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The Meaning of Care Magazine

More Than a Pandemic Problem: Providing Hope Amid an Adolescent Mental Health Crisis

Published: March 16, 2022

The slight chill in the air was the last thing on Nicole Harstad’s mind as she rushed home from work in October 2019 to get her 13-year-old daughter, Zoey, to dance class on time.

Zoey Harstad
Zoey Harstad

But it wasn’t long before things grew colder.

“Zoey just – for whatever reason – felt like she needed to show me what she had done,” Nicole recalled as she broke down in tears. “She had taken a pair of scissors to her wrist.”


Emergency Intervention

Zoey never made it to dance that night.

Thanks to her mother, she ended up in the warm, compassionate care of Mallorie Blum, RN, a psychiatric clinical assessment coordinator at the Methodist Jennie Edmundson Hospital Emergency Department (ED).

Mallorie Blum, RN
Mallorie Blum

“Jennie has this wonderful thing – me,” Blum said. “Not me, specifically, but this position. No other hospital in the area has it. From the moment a psychiatric patient walks into our ED, they have someone to just be with them, help them, answer their questions and connect them to the appropriate resources if they don’t meet inpatient criteria. It creates a much more smooth, less terrifying experience.”

“I was scared at first,” Zoey said. “I didn’t want to get sent away from my family. But once I started talking to her, she told me how much my mom loves me.”

“And she assured me that I was a wonderful mother – like this wasn’t because I had done anything wrong,” said Nicole, a single mother of three. “Because when you’re in that position, you feel like you’ve failed your child – like you’re the reason they’re there.”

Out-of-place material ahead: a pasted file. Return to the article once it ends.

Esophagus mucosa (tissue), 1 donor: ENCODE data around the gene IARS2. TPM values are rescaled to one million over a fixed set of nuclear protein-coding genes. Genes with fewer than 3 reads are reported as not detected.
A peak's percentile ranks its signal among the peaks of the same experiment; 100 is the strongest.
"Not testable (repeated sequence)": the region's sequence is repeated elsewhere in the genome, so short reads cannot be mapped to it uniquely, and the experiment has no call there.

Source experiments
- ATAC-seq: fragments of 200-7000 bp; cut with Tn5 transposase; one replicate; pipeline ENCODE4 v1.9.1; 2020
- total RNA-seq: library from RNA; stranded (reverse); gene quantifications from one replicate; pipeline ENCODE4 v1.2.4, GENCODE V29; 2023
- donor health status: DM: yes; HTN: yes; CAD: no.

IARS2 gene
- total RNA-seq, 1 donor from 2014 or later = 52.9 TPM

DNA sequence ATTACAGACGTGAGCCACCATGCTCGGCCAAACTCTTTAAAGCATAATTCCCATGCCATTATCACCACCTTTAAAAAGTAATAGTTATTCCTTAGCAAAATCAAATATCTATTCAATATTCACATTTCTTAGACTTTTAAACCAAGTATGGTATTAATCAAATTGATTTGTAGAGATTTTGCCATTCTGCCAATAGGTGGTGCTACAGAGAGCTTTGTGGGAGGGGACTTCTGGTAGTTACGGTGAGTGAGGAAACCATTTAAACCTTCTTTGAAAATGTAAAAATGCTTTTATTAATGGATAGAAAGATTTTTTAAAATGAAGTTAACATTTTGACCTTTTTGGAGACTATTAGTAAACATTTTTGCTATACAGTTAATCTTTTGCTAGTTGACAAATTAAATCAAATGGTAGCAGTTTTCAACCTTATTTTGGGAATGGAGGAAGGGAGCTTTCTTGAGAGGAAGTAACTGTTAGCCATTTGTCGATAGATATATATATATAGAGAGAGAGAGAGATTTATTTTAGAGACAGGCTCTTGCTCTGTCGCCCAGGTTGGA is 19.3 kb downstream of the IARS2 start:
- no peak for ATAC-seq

Blum referred Nicole and Zoey to psychiatrist S. Pirzada Sattar, MD, the medical director of the Methodist Jennie Edmundson Behavioral Health Unit and Inroads to Recovery, an outpatient mental health facility in Omaha.

“There’s a stigma surrounding mental health patients – that they’re difficult or not as sick as someone who comes into the ED with say, a heart attack,” Blum said. “But the truth is they’re experiencing just as much pain and suffering. Dr. Sattar is the best. And just like anyone who comes into our ED, that’s what these patients deserve.”


Understanding the Need

Dr. Sattar, who specializes in addiction, isn’t trained in child psychiatry. Not many people in the area are, he said, and that’s a problem.

Dr. Sattar
Dr. S. Pirzada Sattar

“The waiting period for a child psychiatrist is often three to six months – just for the initial visit,” he said. “If you had a medical problem – some kind of abnormal growth or chest pain – and you had to wait months to be seen, that could be life-threatening. The same is true for mental health. These families can’t afford to wait that long.”

After about a year of regular outpatient appointments with Dr. Sattar, Zoey had become more mentally and emotionally stable. But it wasn’t long before the COVID-19 pandemic caused significant regression of her improvement.

“I didn’t get to see anybody,” Zoey said. “I invited people to my 15th birthday party in April, but because of COVID, nobody wanted to come. And because dance had stopped, I couldn’t do that anymore either. But I feel like the scariest thing was worrying about my family – my great-grandma. I didn’t want them to get sick.”

Zoey wasn’t alone in her fears and feelings of isolation – things Dr. Sattar attributes to the dramatic COVID-related uptick he’s seen in cases of adolescent anxiety and depression. Globally, pediatric depression and anxiety have doubled during the pandemic.